As previously stated, some sensors 110 may do some level of pre-processing. Such sensors have the advantage of low power utilization, since data transmission is typically the highest power consumption function the sensors perform. This will be described in greater detail hereinafter.

Referring to FIG. 2, a second exemplary distributed sensing network 200 is shown. In this embodiment, sensors 222 are positioned to monitor various field-deployed equipment and facilities. The sensors 222 are in bidirectional communication with one or more aggregators 216, 218 either wired or wirelessly. The aggregator 218 is a fixed aggregator, which collects data from the sensing units 222 and relays the data to a ground station processor 212 via a satellite 230 and satellite antenna (downlink) 220. The aggregator 218, or communication concentration unit, may act as a node to relay communication wirelessly or wired between sensing units 222. Although not shown, the satellite 230 can be coupled to any number of fixed aggregators 218 in various geographic regions. Some embodiments could have multiple satellites 230 with multiple groundstation processors 212.

Occasionally, a handheld aggregator 216 is used to gather information from the sensing units 222. The communication can be wired, optical, wireless, or any mixture of these. In this embodiment, there are two or more sensing units 222 per aggregator 216, 218, but some embodiments could have a single sensing unit 222 for an aggregator 216, 218. Where there is only one sensing unit 222 for a fixed aggregator 218, the fixed aggregator 218 acts as a repeater and bridge from the LAN to the WAN. Various testing approvals may be obtained for the fixed aggregator 218 and sensing units 222. In this embodiment, the sensing units 222 are intrinsically safe rated by Underwriter Laboratories™, but could be tested to an explosion proof rating in other embodiments.

Each field location can integrate into the distributed sensing network 200 of other field locations to perform distributed sensing and computing. Every field location with a WAN radio sends a proprietary packet of information to the groundstation processor 212 that encapsulates the proprietary packet into an XML file. All the gathered data from the many field locations is aggregated in a field data processor 226 by downloading the various XML formatted data messages over the Internet 210 from a file transfer protocol (FTP) site of the groundstation processor 212. The field data processor 226 stored the gathered information in a database and could perform further data processing.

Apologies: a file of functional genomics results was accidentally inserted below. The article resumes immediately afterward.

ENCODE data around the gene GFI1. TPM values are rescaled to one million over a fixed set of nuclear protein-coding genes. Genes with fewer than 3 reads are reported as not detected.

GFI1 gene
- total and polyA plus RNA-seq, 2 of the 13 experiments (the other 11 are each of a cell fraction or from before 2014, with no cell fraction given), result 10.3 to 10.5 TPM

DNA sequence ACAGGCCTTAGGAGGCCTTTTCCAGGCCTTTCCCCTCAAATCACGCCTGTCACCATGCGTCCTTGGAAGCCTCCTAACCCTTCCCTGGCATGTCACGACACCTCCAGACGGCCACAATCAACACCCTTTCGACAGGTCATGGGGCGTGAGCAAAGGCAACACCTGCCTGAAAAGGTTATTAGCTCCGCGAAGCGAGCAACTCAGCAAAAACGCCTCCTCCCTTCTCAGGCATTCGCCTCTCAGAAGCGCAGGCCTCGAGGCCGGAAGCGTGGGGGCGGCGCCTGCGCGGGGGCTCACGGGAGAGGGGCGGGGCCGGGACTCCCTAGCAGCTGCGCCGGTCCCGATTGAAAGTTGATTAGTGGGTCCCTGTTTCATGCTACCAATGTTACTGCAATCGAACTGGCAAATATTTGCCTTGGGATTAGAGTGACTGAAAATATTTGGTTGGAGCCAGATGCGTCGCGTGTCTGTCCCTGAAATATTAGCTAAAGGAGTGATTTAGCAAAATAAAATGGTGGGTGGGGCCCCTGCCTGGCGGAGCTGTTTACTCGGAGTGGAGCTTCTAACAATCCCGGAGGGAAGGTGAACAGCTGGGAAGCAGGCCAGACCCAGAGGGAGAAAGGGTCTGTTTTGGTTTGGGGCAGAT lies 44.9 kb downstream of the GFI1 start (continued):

Each sensing unit 222 is configured by the system 200. Configuring includes sensing frequency, alarm configuration, calibration, reporting frequency, data analysis and processing parameters and firmware updates. Alarm situations could configure a sensor threshold that triggers a radio report being made, for example. High, low, change type thresholds can be programmed into each sensing unit 212. Should a threshold be met in frequent sensor readings, it would be reported over the LAN radio and possibly forwarded on by the aggregator 218 with the WAN radio.

In one embodiment, the sensing unit 222 stops listening for an incoming transmission to wake it when the battery becomes low. Alarms are still monitored if power permits. When an alarm is triggered, a transmission is made to report the alarm condition. If there is no energy to report the alarm condition, the alarm will be reported when adequate power is later achieved. For example, if an alarm occurs in the middle of the night and the battery is almost dead, the alarm will be stored until daybreak provides sufficient solar energy to make a transmission.

The output of the sensor in the sensing unit 222 can be recorded and/or processed in the field. Processing can reduce the bandwidth required for sending the processed data over a WAN connection to the field data processor 226. More power is consumed transmitting a large amount of data than to process the data into a result that is transmitted. In a given deployment, an aggregator 216, 218 can support 16 or less, 32 or less, 64 or less, 128 or less, 256 or less, 512 or less sensing units 222 wirelessly connected to the aggregator 216, 218. With more frequent sensor sample reporting rates, the number of sensing units 222 supported is generally less.